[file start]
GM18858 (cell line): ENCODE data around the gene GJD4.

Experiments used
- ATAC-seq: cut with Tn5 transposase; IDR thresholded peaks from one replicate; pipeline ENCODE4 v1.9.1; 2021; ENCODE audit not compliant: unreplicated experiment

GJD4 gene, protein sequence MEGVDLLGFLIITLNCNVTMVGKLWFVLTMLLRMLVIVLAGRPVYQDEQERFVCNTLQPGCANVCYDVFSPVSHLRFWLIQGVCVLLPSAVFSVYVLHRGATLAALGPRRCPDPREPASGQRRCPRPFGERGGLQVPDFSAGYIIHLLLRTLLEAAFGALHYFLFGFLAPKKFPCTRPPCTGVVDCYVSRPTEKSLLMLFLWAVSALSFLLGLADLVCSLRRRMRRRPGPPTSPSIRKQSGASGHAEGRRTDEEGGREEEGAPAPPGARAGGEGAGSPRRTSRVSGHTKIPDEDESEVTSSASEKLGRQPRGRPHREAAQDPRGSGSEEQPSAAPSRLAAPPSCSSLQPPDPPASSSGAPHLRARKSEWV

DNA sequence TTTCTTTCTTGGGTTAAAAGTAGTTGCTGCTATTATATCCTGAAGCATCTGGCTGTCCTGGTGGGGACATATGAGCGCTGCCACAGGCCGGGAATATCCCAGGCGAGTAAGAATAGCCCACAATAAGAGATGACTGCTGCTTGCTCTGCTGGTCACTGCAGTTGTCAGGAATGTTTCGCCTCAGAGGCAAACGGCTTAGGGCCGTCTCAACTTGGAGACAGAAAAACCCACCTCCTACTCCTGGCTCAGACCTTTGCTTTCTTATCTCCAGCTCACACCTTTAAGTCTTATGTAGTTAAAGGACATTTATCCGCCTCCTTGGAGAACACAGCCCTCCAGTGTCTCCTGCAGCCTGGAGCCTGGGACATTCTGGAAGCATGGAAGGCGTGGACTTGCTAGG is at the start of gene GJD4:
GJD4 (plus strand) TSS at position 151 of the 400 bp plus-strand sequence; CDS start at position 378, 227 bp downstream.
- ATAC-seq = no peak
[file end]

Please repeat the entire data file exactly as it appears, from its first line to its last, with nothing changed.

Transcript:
GM18858 (cell line): ENCODE data around the gene GJD4.

Experiments used
- ATAC-seq: cut with Tn5 transposase; IDR thresholded peaks from one replicate; pipeline ENCODE4 v1.9.1; 2021; ENCODE audit not compliant: unreplicated experiment

GJD4 gene, protein sequence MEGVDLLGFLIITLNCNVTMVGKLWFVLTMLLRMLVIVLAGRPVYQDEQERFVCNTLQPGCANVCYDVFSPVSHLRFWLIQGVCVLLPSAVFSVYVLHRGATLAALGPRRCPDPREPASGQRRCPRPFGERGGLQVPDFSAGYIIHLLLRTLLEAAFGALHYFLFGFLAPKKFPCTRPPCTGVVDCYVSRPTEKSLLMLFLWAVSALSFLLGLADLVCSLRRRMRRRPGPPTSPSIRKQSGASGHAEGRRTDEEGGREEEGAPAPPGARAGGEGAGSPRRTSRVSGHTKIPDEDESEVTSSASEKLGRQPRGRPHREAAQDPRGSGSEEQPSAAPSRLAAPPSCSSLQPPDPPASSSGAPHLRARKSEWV

DNA sequence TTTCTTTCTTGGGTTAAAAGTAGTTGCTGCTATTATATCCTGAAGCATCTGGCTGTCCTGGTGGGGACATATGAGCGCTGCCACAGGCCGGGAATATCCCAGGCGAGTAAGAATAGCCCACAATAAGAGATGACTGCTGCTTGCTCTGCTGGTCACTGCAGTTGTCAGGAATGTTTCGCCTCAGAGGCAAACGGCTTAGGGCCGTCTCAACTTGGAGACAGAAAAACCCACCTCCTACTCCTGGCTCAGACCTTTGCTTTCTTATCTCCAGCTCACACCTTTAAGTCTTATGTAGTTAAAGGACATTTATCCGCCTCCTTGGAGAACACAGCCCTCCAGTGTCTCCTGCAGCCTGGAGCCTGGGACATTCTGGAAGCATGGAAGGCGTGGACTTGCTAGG is at the start of gene GJD4:
GJD4 (plus strand) TSS at position 151 of the 400 bp plus-strand sequence; CDS start at position 378, 227 bp downstream.
- ATAC-seq = no peak